$Ds(x) = 3 + 10x$

    This simple property of differentiation is from the present point of view its most important one: the derivative...

    (pp. 85-96)

    The most useful functions on vector spaces are the linear functionals. Recall their definition (Problem 55): a linear functional is a scalar-valued function ξ such that

    $\xi (x + y) = \xi (x) + \xi (y)$


    $\xi (\alpha x) + \alpha \xi (x)$

    wheneverxandyare vectors in V and α is a scalar.

    Example on Rn:$\xi ({x_1},{x_2},...,{x_n}) = 3{x_1}$.

    Example on R3:$\xi (x,y,z) = x + 2y + 3z$.

    Examples on the space P of polynomials:

    $\xi (p) = \int\limits_{ - 1}^{ + 1} {p(t)dt} $, or$\int\limits_{ - 2}^{ + 1} {{t^2}p(t)dt} $,

    or$\int\limits_0^9 {{t^2}p({t^2})dt} $, or${\left. {\frac{{{d^2}p}}{{d{t^2}}}} \right|_{t = 1}}$.

    The most trivial linear functional is also the most important one, namely 0. That is: if ξ is defined by

    $\xi (x) = 0$

    for allx, then ξ is a linear functional. Except for this uninteresting case, every...

    (pp. 97-106)

    If V is ann-dimensional vector space, with a prescribed ordered basis$\{ {x_1},...,{x_n}\} $, then each vectorxdetermines an orderedn-tuple of scalars. This is an elementary fact by now: if the expansion ofxin terms of the${x_j}$’s is

    $x = {\alpha _1}{x_1} + \cdot \cdot \cdot + {\alpha _n}{x_n}$,

    then the orderedn-tuple dertermined byxis just then-tuple

    $({\alpha _1},...,{\alpha _n})$

    of coefficients. The game can, of course, be played in the other direction: once a basis is fixed, each orderedn-tuple of scalars determines a vector, namely the vector whose sequence of coefficients it is.

    Now change the rules again, or, rather, play the already changed...

    (pp. 107-128)

    A large vector space (one of large dimension, that is) is a complicated object, and linear transformations on it are even more complicated. In the study of a linear transformation on a large space it often helps to concentrate attention on the way the transformation acts on small subspaces. The phrase “a linear transformation acting on a subspace” is usually interpreted to mean that the subspace is invariant under the transformation (in the language of Problem 70), and a “small” subspace is one of dimension 1 (surely the smallest that a non-trivial subspace can be). In view of these comments,...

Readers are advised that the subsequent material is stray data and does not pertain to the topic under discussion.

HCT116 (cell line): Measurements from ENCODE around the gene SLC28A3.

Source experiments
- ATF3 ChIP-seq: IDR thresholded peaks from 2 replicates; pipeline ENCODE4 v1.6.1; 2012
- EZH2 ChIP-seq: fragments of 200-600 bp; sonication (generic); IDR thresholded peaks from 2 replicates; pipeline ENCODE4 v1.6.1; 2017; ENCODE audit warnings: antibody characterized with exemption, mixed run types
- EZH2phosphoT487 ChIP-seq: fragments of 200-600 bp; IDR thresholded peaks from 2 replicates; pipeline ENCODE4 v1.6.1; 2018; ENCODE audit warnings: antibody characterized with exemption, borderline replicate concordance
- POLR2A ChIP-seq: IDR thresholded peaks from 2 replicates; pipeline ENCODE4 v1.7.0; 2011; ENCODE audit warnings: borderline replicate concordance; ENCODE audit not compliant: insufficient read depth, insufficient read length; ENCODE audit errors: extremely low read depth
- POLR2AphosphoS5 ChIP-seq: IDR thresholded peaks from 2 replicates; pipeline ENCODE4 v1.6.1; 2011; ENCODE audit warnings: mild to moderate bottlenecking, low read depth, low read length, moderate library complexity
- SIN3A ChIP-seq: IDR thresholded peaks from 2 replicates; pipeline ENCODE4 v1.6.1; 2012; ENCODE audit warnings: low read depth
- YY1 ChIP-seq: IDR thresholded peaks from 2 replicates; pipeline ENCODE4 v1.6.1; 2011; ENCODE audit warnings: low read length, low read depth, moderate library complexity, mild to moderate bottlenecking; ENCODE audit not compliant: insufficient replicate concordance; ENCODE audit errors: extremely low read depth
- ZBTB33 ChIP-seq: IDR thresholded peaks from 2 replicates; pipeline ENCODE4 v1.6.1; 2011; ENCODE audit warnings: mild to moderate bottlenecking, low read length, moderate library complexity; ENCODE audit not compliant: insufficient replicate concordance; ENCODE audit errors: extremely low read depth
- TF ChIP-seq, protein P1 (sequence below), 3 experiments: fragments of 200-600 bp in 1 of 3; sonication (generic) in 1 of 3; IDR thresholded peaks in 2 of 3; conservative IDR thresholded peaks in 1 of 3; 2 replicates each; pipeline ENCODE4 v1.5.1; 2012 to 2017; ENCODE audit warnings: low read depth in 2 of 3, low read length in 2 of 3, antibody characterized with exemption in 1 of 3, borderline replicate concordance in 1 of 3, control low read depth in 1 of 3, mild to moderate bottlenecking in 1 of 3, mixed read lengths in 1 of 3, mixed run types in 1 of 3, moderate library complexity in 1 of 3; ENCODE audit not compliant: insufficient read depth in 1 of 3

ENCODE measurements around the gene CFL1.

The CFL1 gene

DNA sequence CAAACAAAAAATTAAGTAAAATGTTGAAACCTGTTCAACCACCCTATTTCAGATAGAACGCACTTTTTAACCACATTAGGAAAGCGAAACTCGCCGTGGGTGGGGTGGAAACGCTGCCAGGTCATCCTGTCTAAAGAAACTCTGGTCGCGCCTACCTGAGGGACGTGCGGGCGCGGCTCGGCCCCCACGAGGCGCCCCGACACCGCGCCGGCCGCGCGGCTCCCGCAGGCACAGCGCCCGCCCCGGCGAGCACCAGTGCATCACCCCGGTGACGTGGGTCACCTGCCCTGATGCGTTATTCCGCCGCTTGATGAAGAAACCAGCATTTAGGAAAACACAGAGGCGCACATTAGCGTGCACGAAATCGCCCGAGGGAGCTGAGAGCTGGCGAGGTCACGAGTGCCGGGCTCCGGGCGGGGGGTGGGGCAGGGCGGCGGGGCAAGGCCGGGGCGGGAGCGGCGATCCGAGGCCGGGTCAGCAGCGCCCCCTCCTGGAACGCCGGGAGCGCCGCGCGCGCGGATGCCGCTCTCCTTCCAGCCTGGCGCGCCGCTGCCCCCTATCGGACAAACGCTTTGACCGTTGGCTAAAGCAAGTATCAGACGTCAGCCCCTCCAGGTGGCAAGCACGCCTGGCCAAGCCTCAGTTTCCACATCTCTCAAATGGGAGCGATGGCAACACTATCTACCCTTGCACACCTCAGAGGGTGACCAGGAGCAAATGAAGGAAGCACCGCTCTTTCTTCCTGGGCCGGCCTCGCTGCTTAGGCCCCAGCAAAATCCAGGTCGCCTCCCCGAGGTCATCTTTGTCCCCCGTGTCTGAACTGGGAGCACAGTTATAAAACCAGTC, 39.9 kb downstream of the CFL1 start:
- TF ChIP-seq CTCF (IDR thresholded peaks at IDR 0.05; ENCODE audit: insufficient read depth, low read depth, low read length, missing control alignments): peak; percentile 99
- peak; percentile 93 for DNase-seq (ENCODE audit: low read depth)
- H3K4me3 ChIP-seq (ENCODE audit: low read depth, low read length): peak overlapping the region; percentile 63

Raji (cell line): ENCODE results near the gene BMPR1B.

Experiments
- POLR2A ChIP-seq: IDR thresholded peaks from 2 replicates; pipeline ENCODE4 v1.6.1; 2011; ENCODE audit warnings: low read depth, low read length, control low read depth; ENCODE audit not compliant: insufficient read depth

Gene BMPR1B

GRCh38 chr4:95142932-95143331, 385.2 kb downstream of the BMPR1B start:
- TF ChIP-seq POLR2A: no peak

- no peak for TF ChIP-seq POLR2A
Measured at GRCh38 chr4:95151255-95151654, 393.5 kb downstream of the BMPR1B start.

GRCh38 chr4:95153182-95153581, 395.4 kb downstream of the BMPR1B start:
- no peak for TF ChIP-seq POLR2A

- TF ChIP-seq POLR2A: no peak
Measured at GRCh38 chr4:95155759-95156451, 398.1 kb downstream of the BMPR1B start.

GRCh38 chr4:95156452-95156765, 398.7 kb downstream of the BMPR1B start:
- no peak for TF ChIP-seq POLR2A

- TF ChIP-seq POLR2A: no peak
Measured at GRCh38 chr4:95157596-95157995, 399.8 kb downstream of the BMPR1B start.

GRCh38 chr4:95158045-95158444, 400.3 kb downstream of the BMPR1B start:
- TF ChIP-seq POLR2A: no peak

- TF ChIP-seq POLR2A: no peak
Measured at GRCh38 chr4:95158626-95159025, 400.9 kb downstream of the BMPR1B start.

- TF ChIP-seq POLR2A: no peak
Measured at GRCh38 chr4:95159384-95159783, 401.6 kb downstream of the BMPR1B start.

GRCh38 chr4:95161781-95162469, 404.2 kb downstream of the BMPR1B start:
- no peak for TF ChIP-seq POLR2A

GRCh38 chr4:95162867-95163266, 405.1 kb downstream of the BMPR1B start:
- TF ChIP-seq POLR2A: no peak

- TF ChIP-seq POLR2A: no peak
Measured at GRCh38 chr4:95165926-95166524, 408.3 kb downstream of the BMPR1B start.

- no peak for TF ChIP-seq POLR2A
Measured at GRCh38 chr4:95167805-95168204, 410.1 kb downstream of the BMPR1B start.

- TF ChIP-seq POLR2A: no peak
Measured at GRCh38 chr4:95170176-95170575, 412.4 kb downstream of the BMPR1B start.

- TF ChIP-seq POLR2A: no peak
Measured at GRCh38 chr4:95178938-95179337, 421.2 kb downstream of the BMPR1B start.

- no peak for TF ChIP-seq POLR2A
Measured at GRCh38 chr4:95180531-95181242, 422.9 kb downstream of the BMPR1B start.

(pp. 129-148)

    Which of these vectors in R³ is larger: (2, 3, 5) or (3, 4, 4)? Does the question make sense? The only sizes, the only numbers, that have been considered so far are dimensions. Since (2, 3, 5) belongs to R³ and (1, 1, 1, 1) belongs to R⁴, the latter is in some sense larger, but it is a weak sense and not a useful one. The time has come to look at the classical and useful way of “measuring” vectors.

    The central concept is that of an inner product in a real or complex vector space. That is,...

    (pp. 149-168)

    The three most obvious pleasant relations that a linear transformation on an inner product space can have to its adjoint are that they are equal (Hermitian), or that one is the negative of the other (skew), or that one is the inverse of the other (not yet discussed). The word that describes the last of these possibilities is unitary: that’s what a linear transformationUis called in case it is invertible and${U^{ - 1}} = {U^*}$. The definition can be expressed in a “less prejudiced” way as$U*U = 1$—less prejudiced in the sense that it assumes less—but it is not clear...

  13. HINTS
    (pp. 169-184)
    (pp. 185-333)